|Feeding C.J. Leslie and others inside proved futile for N.C. State against the interior defense of Tyler Zeller (left) and John Henson. Ethan Hyman photo|
Three Points from N.C. State's 74-55 road loss to UNC on Thursday:
1) Outside in, not inside out
There's no shame in losing to the best team in the country on their home floor, but there is in the way N.C. State lost to UNC on Thursday.
The Wolfpack (15-6, 4-2 ACC) kept making the same mistakes -- at least while the game was still close in the first half -- over and over and over. And they were the same mistakes they made in last year's losses to the same UNC team.
(<soapbox>And that's why Mark Gottfried should have looked at the film of last year's Carolina games. </soapbox>).
UNC forward John Henson, who's 6-11 and has an 88-inch wingspan, didn't shrink, and his arms didn't get any shorter. And, oddly, none of N.C. State's forwards got any taller. So why go inside?
Almost every set in the first half was designed to go inside to C.J. Leslie, who finished with nine points and eight rebounds but was tormented by Henson (five blocks), or to Richard Howell, who was demoralized by Tyler Zeller (21 points, 17 rebounds).
The only way to beat UNC -- for any team other than Kentucky, which has the NBA talent to go toe-for-toe with the Tar Heels -- is to get hot from the outside and trade 3s for 2s. This a proven formula and one State did not embrace.
Scott Wood, the best 3-point shooter in the ACC, attempted one shot in the first 16 minutes of the game. C.J. Williams, State's second-best 3-point shooter, connected on his only 3-point attempt of the game, but he took only six shots in 30 minutes. Leslie (12 shots) and Howell (nine) combined for 21 shots.
Wood got off nine 3s for the game, making three, but only his first 3 -- on the first possession of the second half -- mattered. That cut UNC's lead to 37-26, and Carolina then quickly went on a 25-5 run.
By the time Kendall Marshall and Stilman White hit consecutive 3s, State could have brought back the entire 1974 lineup (in its prime) and not been able to dig out of the 31-point hole.
State needed to attack Marshall, who for all intents and purposes is Carolina's only point guard, and either A) try to get him in foul trouble or B) force him to play matador defense because he can't afford to get in foul trouble.
State's point guard Lorenzo Brown needed to drive and kick, to either Wood or Williams. Instead, it was dump and chase -- the errant blocked shots.
"We didn't screen very well, we didn't cut very well," Wolfpack coach Mark Gottfried said. "We were not very sharp offensively."
That's an understatement. State finished with a season-low 55 points. Even Ken Pomeroy is trying to figure out how State can score 60 points against Princeton, the slowest of the slow-pace teams, and 55 against the Tar Heels, the fastest of the fast-pace teams.
2) Staying positive
Mark Gottfried has been quick to point out that State has a "long way to go" even after Sunday's win at Miami gave State a 4-1 record in the ACC, and a share of first place.
This is both Gottfried's way of lowering expectations, for a program that has been to the NCAA tournament five times in the past 20 years, but also his understanding of how to build a program.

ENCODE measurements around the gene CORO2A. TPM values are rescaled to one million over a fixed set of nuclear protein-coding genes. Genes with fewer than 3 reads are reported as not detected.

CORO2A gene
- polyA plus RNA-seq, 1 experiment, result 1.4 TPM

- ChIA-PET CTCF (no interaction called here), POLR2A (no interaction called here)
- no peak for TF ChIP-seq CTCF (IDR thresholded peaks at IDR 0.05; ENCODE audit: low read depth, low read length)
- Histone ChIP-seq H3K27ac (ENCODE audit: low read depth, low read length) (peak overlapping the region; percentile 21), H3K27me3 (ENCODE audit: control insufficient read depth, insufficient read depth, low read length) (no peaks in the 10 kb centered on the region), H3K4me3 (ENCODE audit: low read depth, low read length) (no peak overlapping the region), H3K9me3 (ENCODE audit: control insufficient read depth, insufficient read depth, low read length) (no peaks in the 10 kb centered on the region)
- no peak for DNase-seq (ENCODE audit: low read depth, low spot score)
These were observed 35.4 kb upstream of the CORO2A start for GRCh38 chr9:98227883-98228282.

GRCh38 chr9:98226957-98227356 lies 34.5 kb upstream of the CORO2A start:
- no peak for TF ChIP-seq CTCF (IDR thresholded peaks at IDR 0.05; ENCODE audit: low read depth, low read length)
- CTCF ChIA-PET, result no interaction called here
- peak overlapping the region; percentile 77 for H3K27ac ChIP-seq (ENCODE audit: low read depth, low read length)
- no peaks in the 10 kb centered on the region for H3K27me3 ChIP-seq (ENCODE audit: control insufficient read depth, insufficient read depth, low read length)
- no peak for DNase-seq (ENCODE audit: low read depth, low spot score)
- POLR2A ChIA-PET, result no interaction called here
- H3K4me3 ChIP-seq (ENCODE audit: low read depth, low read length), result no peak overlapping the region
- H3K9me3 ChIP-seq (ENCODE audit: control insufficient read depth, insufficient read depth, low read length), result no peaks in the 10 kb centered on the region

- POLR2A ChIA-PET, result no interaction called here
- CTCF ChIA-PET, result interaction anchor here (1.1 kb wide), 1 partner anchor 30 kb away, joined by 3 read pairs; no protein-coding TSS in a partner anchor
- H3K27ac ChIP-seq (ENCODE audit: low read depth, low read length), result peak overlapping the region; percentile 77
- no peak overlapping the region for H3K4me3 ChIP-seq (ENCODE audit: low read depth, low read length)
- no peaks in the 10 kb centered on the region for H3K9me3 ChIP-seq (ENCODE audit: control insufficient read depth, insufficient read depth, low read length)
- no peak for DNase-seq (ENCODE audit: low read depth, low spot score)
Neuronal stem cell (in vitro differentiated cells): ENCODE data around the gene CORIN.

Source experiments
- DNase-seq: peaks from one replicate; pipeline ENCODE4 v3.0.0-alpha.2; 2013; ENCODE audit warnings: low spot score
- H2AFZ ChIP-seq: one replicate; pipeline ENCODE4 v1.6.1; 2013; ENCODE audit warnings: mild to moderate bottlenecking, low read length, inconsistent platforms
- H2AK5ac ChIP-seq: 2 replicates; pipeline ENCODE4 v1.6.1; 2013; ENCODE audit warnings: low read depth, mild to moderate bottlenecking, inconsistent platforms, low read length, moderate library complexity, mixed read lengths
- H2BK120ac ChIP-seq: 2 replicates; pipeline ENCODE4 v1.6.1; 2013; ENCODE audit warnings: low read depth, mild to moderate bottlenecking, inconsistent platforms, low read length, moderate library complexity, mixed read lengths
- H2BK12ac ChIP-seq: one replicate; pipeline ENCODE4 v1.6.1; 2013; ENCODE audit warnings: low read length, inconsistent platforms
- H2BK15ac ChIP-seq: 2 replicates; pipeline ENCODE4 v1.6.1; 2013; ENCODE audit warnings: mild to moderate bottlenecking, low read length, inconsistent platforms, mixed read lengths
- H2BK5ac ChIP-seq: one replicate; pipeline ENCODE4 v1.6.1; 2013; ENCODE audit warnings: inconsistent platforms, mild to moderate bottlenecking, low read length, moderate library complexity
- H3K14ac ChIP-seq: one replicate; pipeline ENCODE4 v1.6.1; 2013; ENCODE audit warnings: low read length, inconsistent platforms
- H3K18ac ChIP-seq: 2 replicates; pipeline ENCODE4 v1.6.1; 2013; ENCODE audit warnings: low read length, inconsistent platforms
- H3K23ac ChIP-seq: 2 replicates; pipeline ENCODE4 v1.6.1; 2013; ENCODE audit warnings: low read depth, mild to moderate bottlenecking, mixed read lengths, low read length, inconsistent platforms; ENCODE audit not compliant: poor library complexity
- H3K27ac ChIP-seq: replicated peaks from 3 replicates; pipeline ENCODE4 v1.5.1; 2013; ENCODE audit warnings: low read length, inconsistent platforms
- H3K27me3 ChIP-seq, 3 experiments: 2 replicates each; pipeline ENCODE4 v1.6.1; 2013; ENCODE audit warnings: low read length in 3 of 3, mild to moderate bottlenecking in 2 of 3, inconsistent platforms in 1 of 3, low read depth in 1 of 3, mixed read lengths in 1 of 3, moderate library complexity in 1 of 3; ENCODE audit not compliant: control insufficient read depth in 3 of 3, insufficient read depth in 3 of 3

After five years under Sidney Lowe, State needed a complete overhaul in work ethic, and that includes both on game day and in the preparation for game day, particularly in the weight room and offseason.
The ACC is bad; Gottfried understands that; so beating bad teams to get to 4-1 was never the point (or much of an accomplishment). It's how you prepare and how you play that matters, not what the other team does.
N.C. State got a 3-iron to the ear last night. Instead of reminding his players that they have a "long way to go," Gottfried wisely chose to encourage his team.
(Which reminds me of one of my favorite quotes from a football coach. When ECU hired Ruffin McNeill, he said he was going to "hug 'em up and love 'em up and coach 'em up." This was Gottfried's version of the "hug 'em up.")
"I like my team," Gottfried said. "We have battled from Day One, and I believe we will keep battling. Tonight's disappointing, we all agree, but we're a better basketball team than we were tonight."
No reason dwelling on the loss, as Gottfried pointed out; it was State's worst performance in 21 games (and UNC had a large part in that). With Virginia on deck (Saturday, 8 p.m.), State can't afford to let one loss turn into two.
3) Double Zeller trouble
State's 0-2 against the Zeller brothers, and UNC senior forward Tyler Zeller was the best player on the court last night.
Zeller was dominant last night, with 21 points, 17 rebounds, a block and two steals in 27 minutes. He would have had more rebounds if Roy Williams had not been experimenting with freshman Desmond Hubert, who played 13 minutes. Zeller had as many offensive rebounds (six) as State's entire roster.
Zeller domination was not a new concept to the Wolfpack. Zeller's younger brother, Cody, a freshman at Indiana, had 19 points, seven rebounds, two blocks and a steal in the Hoosiers' 86-75 win in Raleigh on Nov. 30.
The good news for State: There aren't any other Zeller brothers in college basketball. The bad news: They have to face Tyler, and the Heels, again (Feb. 21 in Raleigh).
-- J.P. Gigli